Kubernetes play three important roles:

  1. Referee
    • Kubernetes allocates and manages access to fixed resources using build in resource abstractions like Persistent Volume Claims, Resource Quotas, Services etc
    • Kubernetes provides an abstracted control plane for scheduling, prioritizing, and running processes.
    • Kubernetes provides a sandboxed environment so that applications do not interfere with each other.
    • Kubernetes allows users to specify the memory and CPU constraints on the application. It will ensure application remain in their limits.
    • Kubernetes provides communication mechanism so that services can talk among each other if required.
  2. Illusionist
    • Kubernetes gives the illusion of single infinite compute resource by abstracting away the hardware infrastructure.
    • Kubernetes provides the illusion that you need not care about underlying infrastructure. It can run on a bare metal, in data centre, on the public cloud, or even hybrid cloud.
    • Kubernetes gives the illusion that applications need not care about where they will be running.
  3. Glue
    • Kubernetes provides common abstractions like Services, Ingress, auto scaling, rolling deployment , volume management, etc.
    • Kubernetes comes with security primitives like Namespaces, RBAC that applications can use transparently

I learnt about the three roles – Referee, Illusionist, and Glue from the book Operating Systems Principles and Practices by Thomas Anderson and Michael Dahlin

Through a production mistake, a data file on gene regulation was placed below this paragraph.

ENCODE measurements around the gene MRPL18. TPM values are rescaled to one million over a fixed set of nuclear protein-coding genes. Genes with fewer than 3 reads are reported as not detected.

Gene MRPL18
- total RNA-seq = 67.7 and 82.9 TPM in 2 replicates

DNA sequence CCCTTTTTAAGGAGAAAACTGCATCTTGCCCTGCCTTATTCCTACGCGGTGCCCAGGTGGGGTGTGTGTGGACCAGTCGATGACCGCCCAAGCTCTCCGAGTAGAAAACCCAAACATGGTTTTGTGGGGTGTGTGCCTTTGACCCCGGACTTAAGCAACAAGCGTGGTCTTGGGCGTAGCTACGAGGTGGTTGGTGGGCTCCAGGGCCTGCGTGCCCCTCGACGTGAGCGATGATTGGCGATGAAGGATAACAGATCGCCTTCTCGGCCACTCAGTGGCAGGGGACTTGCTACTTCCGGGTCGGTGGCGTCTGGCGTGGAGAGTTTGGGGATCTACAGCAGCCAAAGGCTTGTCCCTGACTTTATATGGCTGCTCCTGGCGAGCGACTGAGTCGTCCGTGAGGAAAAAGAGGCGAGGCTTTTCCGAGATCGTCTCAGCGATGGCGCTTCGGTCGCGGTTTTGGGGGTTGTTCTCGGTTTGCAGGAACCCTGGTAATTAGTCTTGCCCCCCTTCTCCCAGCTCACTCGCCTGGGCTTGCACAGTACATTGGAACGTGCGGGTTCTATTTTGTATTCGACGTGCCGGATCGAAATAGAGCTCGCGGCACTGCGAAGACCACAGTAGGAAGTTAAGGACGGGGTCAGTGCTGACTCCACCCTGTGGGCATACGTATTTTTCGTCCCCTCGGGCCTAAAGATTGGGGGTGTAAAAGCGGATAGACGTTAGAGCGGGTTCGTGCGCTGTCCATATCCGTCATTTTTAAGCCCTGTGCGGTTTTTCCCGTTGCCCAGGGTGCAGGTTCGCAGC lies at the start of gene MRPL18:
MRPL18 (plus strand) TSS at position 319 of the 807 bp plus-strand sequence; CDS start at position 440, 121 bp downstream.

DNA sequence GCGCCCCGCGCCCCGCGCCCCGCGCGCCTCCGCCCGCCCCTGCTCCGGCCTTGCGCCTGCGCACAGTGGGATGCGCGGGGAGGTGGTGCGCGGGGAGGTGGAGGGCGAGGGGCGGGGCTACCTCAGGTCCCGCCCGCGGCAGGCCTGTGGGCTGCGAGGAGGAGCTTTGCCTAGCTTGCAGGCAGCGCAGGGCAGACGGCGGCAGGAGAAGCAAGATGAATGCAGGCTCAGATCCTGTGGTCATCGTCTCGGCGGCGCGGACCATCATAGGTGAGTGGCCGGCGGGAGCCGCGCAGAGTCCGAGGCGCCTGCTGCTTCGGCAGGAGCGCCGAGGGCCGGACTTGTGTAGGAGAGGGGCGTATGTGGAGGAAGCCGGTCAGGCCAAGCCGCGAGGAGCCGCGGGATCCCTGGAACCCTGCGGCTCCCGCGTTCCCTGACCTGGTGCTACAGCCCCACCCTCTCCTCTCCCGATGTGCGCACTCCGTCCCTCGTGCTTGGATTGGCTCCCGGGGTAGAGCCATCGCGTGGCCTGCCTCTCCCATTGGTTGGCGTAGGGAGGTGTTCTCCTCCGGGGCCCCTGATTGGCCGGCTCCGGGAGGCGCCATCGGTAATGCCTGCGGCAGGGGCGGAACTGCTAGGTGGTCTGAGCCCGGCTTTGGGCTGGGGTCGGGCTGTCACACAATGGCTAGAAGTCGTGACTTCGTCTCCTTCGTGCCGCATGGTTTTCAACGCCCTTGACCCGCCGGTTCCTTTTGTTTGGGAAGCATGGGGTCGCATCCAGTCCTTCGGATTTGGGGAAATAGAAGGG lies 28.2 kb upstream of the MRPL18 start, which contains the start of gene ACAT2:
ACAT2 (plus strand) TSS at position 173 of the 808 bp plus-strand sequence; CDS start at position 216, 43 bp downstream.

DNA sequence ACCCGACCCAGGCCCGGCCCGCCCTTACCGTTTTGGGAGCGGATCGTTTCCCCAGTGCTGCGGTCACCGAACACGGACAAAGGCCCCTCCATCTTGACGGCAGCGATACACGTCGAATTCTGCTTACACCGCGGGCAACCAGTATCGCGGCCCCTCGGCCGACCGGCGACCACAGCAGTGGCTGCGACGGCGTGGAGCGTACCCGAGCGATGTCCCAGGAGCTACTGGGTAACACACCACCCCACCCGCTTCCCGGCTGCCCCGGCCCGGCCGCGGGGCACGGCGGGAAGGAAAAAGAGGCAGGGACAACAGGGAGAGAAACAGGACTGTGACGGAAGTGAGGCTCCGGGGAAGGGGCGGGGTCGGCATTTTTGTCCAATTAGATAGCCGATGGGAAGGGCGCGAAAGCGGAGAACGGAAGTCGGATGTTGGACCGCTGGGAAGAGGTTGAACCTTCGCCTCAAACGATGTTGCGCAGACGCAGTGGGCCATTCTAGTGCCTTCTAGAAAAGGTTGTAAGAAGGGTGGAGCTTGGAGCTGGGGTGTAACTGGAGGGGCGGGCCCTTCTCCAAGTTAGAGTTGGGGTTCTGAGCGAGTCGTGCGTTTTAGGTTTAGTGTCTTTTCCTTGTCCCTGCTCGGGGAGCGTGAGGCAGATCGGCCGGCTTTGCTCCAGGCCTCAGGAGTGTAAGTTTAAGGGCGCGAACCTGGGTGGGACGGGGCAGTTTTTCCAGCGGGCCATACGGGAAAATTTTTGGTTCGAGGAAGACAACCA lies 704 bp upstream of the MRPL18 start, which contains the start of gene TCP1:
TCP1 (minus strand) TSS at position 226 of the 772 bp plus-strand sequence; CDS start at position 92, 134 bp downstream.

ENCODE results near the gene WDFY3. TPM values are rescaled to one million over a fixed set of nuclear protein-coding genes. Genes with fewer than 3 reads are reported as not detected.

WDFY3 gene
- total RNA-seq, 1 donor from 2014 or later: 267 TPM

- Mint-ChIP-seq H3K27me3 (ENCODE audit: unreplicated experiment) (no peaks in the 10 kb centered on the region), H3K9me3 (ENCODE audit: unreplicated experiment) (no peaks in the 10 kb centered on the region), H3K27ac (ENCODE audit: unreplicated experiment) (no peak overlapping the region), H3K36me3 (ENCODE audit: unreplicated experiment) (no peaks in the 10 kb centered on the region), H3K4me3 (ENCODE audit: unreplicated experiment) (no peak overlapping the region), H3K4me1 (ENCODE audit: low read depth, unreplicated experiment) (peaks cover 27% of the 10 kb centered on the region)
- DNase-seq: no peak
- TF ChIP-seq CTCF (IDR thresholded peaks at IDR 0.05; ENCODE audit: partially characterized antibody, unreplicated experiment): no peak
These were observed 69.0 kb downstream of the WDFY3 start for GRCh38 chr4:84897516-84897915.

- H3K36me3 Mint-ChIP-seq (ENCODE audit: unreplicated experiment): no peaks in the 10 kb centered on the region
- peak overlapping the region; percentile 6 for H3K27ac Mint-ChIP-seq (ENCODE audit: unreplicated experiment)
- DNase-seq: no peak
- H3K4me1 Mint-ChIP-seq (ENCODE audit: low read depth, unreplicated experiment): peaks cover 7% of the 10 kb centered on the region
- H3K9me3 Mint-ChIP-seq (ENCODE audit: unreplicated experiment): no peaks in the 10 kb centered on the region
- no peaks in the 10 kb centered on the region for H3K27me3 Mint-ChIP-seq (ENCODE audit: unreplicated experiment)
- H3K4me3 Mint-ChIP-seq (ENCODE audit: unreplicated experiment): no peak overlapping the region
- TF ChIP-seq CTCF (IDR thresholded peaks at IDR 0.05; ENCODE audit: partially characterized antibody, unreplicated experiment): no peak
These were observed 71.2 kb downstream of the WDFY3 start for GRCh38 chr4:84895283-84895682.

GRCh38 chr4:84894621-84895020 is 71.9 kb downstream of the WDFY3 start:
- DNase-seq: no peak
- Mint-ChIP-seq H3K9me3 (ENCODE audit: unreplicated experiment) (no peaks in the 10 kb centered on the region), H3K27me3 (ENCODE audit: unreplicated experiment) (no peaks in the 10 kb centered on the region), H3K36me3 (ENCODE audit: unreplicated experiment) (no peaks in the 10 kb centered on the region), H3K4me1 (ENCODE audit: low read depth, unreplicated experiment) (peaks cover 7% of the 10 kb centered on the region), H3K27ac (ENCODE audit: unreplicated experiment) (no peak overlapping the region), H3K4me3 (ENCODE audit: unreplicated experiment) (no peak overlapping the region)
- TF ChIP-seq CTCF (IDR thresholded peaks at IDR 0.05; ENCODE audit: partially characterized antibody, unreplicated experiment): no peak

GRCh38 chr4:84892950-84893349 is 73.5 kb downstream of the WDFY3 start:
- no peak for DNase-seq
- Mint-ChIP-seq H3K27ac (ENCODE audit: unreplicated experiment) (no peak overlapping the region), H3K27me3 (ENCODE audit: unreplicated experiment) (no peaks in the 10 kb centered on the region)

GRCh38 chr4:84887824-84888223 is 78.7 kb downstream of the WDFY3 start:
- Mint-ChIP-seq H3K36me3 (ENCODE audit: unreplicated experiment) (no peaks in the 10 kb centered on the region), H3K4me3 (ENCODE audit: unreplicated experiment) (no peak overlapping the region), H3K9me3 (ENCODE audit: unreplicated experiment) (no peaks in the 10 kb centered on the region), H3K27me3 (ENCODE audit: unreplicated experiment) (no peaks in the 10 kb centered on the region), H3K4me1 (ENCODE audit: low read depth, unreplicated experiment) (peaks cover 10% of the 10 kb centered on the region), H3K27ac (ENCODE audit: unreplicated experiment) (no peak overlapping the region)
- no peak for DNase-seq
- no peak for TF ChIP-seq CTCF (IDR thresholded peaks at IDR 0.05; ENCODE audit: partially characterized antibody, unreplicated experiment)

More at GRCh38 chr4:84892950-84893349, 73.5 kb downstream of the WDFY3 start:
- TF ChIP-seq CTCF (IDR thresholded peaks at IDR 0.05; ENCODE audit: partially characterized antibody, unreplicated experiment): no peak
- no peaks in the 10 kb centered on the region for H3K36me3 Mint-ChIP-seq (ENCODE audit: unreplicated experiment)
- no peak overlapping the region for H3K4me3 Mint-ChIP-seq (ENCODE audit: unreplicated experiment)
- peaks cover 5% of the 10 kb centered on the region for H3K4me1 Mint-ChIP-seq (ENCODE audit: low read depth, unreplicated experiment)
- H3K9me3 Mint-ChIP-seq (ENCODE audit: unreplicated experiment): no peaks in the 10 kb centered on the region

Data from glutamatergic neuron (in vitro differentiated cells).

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Kubernetes Tip: How to refer one environment variable in another environment variable declaration?

In Kubernetes, one way to pass configurable data to containers is using environment variable. Below is a pod definition that uses two environment variables.

apiVersion: v1
kind: Pod
metadata:
  name: api
spec:
  containers:
    - image: com.shekhargulati/api
      name: api
      env:
        - name: DATABASE_NAME
          value: "mydb"
        - name: DATASOURCE_URL
          value: jdbc:mysql://mysql:3306/mydb      
      ports:
        - containerPort: 8080

As you can see in the above Pod definition, we are using database name mydb twice. Isn’t it will be awesome if we can use DATABASE_NAME in the DATASOURCE_URL?

Kubernetes supports this use case by providing $(VAR) syntax as shown below.

apiVersion: v1
kind: Pod
metadata:
  name: api
spec:
  containers:
    - image: com.shekhargulati/api
      name: api
      env:
        - name: DATABASE_NAME
          value: "mydb"
        - name: DATASOURCE_URL
          value: "jdbc:mysql://mysql:3306/$(DATABASE_NAME)"
      ports:
        - containerPort: 8080